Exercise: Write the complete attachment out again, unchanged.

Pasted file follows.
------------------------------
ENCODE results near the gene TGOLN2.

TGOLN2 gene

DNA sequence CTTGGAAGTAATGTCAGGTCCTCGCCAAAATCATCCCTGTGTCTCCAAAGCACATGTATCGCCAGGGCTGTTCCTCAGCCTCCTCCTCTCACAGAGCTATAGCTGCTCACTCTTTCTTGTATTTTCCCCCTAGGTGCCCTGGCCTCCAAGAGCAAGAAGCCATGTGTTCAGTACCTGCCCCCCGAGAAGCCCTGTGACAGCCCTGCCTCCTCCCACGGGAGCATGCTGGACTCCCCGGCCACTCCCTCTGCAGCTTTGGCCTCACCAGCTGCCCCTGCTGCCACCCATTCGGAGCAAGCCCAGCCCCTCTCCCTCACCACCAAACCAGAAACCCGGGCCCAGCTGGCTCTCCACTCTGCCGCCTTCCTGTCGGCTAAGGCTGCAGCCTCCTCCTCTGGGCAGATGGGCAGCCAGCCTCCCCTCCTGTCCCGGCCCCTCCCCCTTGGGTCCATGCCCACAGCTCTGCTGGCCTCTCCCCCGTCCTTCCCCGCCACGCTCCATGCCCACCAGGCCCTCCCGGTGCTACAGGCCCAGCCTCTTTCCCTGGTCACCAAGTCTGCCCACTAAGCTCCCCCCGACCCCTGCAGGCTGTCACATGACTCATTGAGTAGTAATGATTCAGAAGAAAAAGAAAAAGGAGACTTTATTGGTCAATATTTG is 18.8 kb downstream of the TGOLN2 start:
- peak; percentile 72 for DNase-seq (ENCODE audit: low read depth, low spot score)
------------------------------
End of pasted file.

ENCODE results near the gene TGOLN2.

TGOLN2 gene

DNA sequence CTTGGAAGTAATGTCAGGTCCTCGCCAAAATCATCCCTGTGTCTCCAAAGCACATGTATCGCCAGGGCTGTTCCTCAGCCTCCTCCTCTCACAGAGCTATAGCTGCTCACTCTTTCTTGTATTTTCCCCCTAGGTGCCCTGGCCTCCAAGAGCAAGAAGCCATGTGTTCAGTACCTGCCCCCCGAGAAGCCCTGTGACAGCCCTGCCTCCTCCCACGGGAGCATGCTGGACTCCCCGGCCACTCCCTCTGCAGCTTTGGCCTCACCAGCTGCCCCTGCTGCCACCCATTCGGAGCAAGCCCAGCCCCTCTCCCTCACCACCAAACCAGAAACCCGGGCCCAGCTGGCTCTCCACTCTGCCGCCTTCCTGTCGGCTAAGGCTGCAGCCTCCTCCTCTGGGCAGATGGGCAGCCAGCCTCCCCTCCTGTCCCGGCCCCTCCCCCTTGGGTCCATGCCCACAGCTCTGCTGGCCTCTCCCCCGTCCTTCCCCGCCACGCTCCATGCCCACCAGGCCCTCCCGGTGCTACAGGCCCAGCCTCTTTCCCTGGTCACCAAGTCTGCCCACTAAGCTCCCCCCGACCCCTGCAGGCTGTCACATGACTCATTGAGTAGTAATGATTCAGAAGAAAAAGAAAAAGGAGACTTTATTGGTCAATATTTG is 18.8 kb downstream of the TGOLN2 start:
- peak; percentile 72 for DNase-seq (ENCODE audit: low read depth, low spot score)